With the state expected to face another active hurricane year, officials are urging Floridians to begin their planning now. For many, this includes preparing homes, stocking up on essential supplies, practicing generator safety and planning for an evacuation. While most know how to keep their families safe and comfortable during an extreme weather event (and more specifically, an evacuation), many are unsure of what they should do to protect their furry companions.
Leaving pets out of an evacuation plan not only poses risks for pets and their owners but also for first responders who may venture into dangerous areas or situations to retrieve a family dog or cat. Pets left behind during a hurricane — even if in a high-level, “safe” place — can become injured, lost or worse, so it is always best to bring them along.
Here is what you should do to prepare your pet.
Include your pet in your emergency plan
Pets have their own unique needs, and they impact where you and your family may be able to stay if you need to evacuate your home. It is important to know that pets may not be allowed in certain shelters unless they are service animals, and if they are accepted, space may be limited and pre-registration may be required. In fact, many national disaster evacuation centers like the Red Cross do not accept any pets or animals.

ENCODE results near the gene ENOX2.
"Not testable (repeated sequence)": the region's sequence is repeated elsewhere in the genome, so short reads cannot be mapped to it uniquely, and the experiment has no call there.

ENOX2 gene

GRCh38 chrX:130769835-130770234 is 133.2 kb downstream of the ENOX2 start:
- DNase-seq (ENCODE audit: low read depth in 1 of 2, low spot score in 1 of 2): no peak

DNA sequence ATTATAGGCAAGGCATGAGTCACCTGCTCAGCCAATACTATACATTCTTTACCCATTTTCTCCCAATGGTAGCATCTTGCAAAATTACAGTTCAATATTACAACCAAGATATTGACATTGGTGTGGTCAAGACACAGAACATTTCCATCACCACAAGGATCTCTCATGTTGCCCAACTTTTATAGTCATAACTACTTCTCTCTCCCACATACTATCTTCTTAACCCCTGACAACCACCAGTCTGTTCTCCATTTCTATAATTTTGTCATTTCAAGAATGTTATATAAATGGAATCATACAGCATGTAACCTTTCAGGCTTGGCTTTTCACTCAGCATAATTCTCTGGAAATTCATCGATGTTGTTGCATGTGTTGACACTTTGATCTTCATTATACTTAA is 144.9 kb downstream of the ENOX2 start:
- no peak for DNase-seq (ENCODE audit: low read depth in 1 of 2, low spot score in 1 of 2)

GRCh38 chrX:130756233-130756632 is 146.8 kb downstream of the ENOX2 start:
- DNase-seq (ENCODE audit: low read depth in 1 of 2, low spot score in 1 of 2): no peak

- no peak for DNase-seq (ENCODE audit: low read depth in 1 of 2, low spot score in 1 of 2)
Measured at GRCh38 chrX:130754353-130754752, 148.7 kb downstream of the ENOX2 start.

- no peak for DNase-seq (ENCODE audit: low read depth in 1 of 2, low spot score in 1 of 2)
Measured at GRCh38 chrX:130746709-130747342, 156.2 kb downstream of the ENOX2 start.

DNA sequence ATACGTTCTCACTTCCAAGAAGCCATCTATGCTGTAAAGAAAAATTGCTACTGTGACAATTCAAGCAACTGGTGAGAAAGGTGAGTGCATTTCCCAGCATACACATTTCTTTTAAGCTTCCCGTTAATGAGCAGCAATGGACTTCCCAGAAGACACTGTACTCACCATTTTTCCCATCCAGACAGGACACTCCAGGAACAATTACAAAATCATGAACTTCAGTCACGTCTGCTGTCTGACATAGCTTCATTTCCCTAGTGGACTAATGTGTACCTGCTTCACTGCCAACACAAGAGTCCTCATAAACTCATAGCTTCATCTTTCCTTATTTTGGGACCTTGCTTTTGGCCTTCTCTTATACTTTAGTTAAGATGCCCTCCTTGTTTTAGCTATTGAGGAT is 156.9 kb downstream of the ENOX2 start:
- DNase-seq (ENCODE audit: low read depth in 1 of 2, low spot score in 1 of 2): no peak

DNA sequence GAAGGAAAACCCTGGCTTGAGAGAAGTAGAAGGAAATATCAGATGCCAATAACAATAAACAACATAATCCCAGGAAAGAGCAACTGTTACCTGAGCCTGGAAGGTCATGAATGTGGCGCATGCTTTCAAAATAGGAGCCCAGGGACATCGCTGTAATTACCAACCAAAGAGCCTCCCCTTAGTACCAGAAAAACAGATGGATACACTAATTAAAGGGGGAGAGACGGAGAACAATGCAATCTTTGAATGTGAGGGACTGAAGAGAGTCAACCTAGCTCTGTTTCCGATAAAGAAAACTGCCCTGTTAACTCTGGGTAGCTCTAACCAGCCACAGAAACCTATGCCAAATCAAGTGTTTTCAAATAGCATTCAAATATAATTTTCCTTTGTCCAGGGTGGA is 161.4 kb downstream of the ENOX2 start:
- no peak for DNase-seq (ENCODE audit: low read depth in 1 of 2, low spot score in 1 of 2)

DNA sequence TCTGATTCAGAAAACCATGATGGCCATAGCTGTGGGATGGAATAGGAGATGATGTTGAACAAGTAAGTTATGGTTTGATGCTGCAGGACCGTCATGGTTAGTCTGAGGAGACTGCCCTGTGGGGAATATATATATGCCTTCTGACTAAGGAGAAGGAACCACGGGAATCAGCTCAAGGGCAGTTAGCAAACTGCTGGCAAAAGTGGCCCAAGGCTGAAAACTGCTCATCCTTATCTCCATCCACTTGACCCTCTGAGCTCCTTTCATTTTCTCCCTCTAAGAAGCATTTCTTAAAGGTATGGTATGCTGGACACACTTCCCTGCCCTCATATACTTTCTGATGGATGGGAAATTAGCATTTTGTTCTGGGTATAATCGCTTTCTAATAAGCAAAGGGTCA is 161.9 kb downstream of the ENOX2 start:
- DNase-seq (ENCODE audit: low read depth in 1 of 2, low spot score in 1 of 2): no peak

Make sure you designate pet-friendly shelters, or pet-friendly hotels, as well as 24/7 emergency veterinary hospitals along your evacuation routes. Also, if your final destination is an out-of-town friend’s or relative’s home, make sure they are comfortable with you bringing Fido or Fifi along. They may have their own pets that are not welcoming to strangers — two- or four-legged. Lastly, ensure that your pet is up to date on all vaccinations. Pet-friendly shelters will only accommodate animals that are current on vaccines.
Pro tip: In the case of a true emergency evacuation where Fido is regrettably left at home, create a buddy system that will get him or her out of there safely. This can be a trusted neighbor or friend who can enter your home to evacuate your pets if necessary. You may also want to fill out and post a pet emergency sticker on your front door to indicate to officials that a pet may be left inside.
Prepare a disaster kit
Like humans, pets need essential items to live — food, water, shelter. But beyond these things, there are ways pet owners can ensure a pet is not only healthy but also safe and comfortable during a natural disaster.
As a general rule, do not wait to gather your hurricane essentials. Create a pet disaster kit in advance to ensure a swift and efficient evacuation for you and your loved ones.
Here is what you will want to include in your kit:
- A pet collar with current contact information. Ensure your pet’s collar is secure and that they will not be able to shimmy out of it in an emergency.
- A pet carrier for each of your pets. Make sure to write the pet’s name, as well as your contact information, on the carrier to ensure it is returned to you should it become lost.